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Movie Review: Namaste Wahala was everything but everything

by Shizzyofsharpgist
Movie Review: Namaste Wahala was everything but everything

Movie Review: Namaste Wahala was everything but everything

By Damilola Olufemi

The confusion, upset, bafflement that triggered both families centred on the relationship of
their children—Didi and Raj.

Ini-Dima “Didi” Okojie and Ruslaan “Raj” Mumtaz were the lead character in the Bollywood-
Nollywood movie which had all it scenes shot in Nigeria.
In Namaste Wahala, Richard Mofe-Damijo, who played Ernest, a very powerful man, embodied
the energy of an antagonist against his daughter, Didi, and was able to influence fear into his
wife’s heart on what the family and company should be. His wife, Joke Silva, had one job—to
help her husband reconsider his stance and let the duo of Raj and Didi stand for what they are
meant to be.
Meera, Raj’s mom, was opposed to his marriage to Didi because of the huge cultural difference.
Didi’s dad, unwilling to let an Indian to progress his company legacy, refused to bless the
union at every mention.
Didi’s unyielding nature soon saw her join issues with her dad: first, for refusing to work for
his law firm; second, for refusing to give up her love interest in Raj for Sonto, a lawyer who
works at his law firm and has his favours; third, for pursuing a case against his client.
Many societies consider ladies to be weaker than their male counterparts but Namaste Wahala
pits the strongwill of Didi, a female, against her father on ethics of the la w profession and
gender-based violence of a client of hers.
Many parents would always want their children to take over from them rather than let them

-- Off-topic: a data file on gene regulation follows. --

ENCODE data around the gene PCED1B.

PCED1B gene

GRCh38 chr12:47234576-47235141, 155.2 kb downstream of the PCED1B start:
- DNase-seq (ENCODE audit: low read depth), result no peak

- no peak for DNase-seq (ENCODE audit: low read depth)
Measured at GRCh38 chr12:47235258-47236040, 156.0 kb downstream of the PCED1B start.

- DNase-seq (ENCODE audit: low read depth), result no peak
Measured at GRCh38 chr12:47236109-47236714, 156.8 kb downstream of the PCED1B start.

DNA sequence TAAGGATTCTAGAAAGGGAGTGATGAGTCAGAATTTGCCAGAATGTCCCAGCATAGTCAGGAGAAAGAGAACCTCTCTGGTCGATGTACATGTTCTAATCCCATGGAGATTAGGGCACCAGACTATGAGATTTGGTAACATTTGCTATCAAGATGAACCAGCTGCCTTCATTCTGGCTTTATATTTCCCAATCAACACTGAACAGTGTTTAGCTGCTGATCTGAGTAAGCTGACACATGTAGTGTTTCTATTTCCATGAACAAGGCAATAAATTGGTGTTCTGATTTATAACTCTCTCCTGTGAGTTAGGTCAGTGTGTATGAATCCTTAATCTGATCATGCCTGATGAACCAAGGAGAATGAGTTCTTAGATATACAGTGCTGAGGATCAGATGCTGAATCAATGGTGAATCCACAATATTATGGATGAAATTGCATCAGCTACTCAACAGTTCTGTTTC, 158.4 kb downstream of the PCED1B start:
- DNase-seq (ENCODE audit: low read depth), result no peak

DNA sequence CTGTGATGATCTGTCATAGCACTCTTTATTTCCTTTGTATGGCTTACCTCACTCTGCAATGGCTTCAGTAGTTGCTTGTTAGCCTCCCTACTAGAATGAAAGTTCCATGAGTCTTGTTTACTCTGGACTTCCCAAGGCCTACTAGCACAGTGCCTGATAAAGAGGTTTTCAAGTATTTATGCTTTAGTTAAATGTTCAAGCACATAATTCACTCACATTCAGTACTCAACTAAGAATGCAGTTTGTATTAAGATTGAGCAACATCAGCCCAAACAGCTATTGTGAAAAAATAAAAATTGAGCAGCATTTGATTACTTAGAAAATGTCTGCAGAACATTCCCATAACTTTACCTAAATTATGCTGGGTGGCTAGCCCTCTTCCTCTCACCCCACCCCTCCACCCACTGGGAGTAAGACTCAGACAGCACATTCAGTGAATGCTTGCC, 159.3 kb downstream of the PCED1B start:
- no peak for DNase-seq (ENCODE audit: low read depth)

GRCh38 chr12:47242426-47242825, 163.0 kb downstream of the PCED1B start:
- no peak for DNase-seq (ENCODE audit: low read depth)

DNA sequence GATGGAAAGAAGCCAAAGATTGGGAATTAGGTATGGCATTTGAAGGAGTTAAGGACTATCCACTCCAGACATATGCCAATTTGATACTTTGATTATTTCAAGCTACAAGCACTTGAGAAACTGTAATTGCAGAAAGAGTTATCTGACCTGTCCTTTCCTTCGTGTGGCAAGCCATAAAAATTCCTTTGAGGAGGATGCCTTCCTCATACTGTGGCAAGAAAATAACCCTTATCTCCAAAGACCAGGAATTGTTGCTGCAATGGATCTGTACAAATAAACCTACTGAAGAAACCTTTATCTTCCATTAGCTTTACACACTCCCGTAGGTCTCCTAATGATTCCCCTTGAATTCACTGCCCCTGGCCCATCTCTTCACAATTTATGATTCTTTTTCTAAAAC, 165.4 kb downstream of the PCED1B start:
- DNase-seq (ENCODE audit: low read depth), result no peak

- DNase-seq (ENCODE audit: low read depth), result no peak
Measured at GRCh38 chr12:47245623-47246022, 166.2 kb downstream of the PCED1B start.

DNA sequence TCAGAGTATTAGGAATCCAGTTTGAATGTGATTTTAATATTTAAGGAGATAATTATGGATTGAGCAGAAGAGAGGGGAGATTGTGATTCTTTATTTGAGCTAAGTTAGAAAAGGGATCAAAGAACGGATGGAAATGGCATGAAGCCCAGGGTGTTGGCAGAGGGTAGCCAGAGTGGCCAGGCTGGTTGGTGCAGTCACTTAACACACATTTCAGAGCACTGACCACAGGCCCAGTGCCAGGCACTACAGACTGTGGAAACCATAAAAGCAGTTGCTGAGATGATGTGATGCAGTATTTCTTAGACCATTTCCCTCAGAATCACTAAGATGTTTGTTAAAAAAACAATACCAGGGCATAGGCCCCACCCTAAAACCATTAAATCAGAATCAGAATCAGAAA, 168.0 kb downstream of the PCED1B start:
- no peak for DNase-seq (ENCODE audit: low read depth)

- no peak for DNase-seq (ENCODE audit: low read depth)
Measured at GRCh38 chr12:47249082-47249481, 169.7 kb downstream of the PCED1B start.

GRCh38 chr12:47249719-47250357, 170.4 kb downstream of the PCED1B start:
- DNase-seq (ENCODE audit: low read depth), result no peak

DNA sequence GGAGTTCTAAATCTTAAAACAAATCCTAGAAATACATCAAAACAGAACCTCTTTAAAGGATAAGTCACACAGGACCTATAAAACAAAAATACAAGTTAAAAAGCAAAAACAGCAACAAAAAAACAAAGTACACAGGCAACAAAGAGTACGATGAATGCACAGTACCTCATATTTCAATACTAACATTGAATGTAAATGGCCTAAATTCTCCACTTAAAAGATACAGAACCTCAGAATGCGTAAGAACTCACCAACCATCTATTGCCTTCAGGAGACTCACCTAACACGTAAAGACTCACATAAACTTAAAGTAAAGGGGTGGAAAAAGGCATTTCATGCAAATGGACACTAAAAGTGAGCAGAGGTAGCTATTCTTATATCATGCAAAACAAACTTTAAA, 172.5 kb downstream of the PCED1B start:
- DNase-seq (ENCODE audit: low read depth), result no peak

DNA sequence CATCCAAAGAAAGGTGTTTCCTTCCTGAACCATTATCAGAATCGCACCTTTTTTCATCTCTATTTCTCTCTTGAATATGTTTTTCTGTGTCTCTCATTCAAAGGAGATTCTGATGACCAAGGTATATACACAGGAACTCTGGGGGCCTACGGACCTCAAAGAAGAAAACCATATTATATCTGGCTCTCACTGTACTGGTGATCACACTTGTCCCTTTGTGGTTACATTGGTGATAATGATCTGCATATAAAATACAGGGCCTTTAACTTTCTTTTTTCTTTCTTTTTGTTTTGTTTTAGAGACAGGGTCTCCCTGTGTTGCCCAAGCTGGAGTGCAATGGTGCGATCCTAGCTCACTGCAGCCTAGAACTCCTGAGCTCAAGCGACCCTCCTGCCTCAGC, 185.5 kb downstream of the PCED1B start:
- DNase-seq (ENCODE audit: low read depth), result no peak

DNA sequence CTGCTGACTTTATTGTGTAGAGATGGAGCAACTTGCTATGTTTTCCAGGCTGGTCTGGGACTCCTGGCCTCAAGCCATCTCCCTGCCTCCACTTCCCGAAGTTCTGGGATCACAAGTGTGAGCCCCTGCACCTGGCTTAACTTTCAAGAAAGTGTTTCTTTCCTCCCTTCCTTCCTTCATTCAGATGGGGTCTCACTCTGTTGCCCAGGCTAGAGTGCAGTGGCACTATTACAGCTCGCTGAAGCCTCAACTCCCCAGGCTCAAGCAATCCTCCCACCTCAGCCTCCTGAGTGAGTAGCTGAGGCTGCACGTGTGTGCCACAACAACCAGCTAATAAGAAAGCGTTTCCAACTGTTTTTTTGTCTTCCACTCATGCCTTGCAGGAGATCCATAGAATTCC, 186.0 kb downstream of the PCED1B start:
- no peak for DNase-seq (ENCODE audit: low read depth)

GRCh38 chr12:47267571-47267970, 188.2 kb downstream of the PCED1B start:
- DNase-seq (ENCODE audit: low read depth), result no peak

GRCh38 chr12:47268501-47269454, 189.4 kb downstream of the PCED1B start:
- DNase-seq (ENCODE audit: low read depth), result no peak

pursue their own dreams—a clear narration of Ernest before Meerah, Raj’s mom, weakened
his resolve with a jibe of her own.
Namaste Wahala explored the differences between both countries. This cultural difference was
mentioned when Raj was condemned for hoping to marry a Nigerian without proper planning,
“Nigerian way.”


  1. The movie failed to portray Nigerian dishes in the same manner as Meera’s praise of Indian
    dishes when Raj was forced to choose between the food cooked of his mom and his girlfriend.
    Didi should have cooked one of the delicious Nigerian meals. Noodles is not a Nigerian food. It
    is not one of our dishes.
  2. None of the scenes in the movie was shot in India. Although, the movie director is an Indian
    man. Nevertheless, shooting some scenes in India would have actually added more beauty to
    the movie.
  3. The movie looks a low budget movie even as brands were listed to have sponsored it. It
    doesn’t really depict much was spent on the movie than what it was.
  4. Didi was not able to get the Indian dancing step well compared to our own dancing steps
    here in Nigeria like “Gbese”, “Gbe body e” and “Zanku leg work.” But it is understandable
    she’s not an Indian.
  5. The movie should have talked more elaborately on the “bride price” and “groom price”
    confusion between Didi’s Father and Raj’s mother at the end of the movie. If eventually it
    doesn’t have a concluding part, that would be the biggest shortcoming in the movie.
  6. The movie was unable to showcase the beauty of Hausa language, as it did with Yoruba and
    Igbo. Although, this would not be the first time a movie failed to capture all three main
    languages of Nigeria—Lion Heart by Genevive Nnaji showcased both Igbo and Hausa but left
    out Yoruba. For an inter-country movie like Namaste Wahala, it should have portrayed it all.
    We look forward for more and great collaboration with other countries in movie making.
    Should Nollywood keep up this feat and collaboration, it would be highly loved and preached
    beyond the shores of Africa.

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